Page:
>> Post-election chaos in the capitol of Gabon. Riots and clashes on the streets of Libreville, pushing into their second day. At least, three have already been killed in the violence, with over 1,000 protestors arrested across the country. Some taking to the streets with grenades and AK-47s. Reuters Tim Cox in Dakar says they're rejecting the reelection of President Ali Bongo announced on Wednesday in favor of opposition leader John Ping.
>> Ping is claiming that this election is a sham. One of his party members called it a masquerade. The issue is made even more contentious by the fact that the electoral commission gave a final result but gave no breakdown whatsoever between the various polling stations and between the nine regions in Gabon.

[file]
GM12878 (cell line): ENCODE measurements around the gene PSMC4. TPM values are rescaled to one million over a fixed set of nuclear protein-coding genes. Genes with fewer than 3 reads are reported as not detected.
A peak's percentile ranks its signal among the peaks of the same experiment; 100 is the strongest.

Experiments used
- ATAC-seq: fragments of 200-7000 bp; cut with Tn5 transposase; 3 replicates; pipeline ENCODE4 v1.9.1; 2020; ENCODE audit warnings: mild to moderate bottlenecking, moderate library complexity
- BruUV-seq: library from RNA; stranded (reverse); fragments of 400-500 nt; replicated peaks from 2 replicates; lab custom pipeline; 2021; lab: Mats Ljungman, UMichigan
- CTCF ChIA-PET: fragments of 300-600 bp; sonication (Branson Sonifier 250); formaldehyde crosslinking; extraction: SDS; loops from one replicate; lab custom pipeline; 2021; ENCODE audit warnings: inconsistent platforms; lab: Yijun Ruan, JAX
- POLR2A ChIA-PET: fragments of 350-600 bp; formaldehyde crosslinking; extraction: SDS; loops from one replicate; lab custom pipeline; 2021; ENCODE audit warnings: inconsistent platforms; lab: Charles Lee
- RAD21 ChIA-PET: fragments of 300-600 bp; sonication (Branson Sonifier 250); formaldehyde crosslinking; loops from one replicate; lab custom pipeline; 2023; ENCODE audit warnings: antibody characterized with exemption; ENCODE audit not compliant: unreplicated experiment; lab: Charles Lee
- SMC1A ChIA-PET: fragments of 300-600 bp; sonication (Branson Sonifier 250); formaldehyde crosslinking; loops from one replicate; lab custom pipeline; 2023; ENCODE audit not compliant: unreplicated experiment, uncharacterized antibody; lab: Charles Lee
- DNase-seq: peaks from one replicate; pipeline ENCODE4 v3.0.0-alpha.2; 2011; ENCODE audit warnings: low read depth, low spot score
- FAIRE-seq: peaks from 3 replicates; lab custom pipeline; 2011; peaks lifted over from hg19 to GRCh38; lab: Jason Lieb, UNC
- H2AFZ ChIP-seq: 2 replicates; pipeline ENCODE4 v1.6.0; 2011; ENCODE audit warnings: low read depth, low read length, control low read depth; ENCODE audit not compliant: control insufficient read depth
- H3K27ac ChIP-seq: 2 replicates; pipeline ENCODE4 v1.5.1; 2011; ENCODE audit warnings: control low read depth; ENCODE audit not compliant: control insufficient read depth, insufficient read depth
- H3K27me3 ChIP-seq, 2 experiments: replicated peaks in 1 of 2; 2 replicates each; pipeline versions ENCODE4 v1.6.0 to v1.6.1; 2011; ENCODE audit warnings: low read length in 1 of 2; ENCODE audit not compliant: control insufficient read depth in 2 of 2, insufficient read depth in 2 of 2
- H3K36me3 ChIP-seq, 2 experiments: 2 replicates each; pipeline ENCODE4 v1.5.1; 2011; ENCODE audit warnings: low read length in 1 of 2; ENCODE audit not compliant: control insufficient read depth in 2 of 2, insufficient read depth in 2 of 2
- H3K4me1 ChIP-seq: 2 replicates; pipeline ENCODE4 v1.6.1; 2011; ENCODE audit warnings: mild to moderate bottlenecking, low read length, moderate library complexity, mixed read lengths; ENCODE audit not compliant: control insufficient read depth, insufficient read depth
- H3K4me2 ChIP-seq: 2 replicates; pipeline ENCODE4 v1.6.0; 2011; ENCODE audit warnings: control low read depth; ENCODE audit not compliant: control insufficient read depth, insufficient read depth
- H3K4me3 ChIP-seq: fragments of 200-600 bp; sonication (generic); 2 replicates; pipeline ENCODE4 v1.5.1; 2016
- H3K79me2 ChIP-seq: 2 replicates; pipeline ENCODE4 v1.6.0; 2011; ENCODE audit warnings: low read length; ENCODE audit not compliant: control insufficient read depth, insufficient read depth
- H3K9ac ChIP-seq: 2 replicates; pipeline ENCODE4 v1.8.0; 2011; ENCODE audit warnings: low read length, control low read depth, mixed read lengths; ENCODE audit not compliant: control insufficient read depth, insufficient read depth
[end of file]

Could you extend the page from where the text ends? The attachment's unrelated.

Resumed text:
>> France, the US and the EU have urged for calm and for polling stations to release their results to the public. The win extends Bongo's family's half century grip on power for another seven years, but protestors say, enough is enough.>> The Bongo family has been in control of this country, a small but very rich country, in terms of huge oil revenues, for about 50 years.
For a long time, Gabon has used oil revenues to effectively buy off the different ethnic groups in the different regions. Gabon's oil revenues have been in decline since the 1980s and the price of oil on the international markets is also very low. There's this feeling that things are in decline, things are not working and this is what is partly fueling the discontent with President Ali Bongo.
>> As riots spread across the city, there's no sign that the government is taking back control. With both sides trading accusations, many fear Gabon is looking down the barrel of a fractitious political crisis.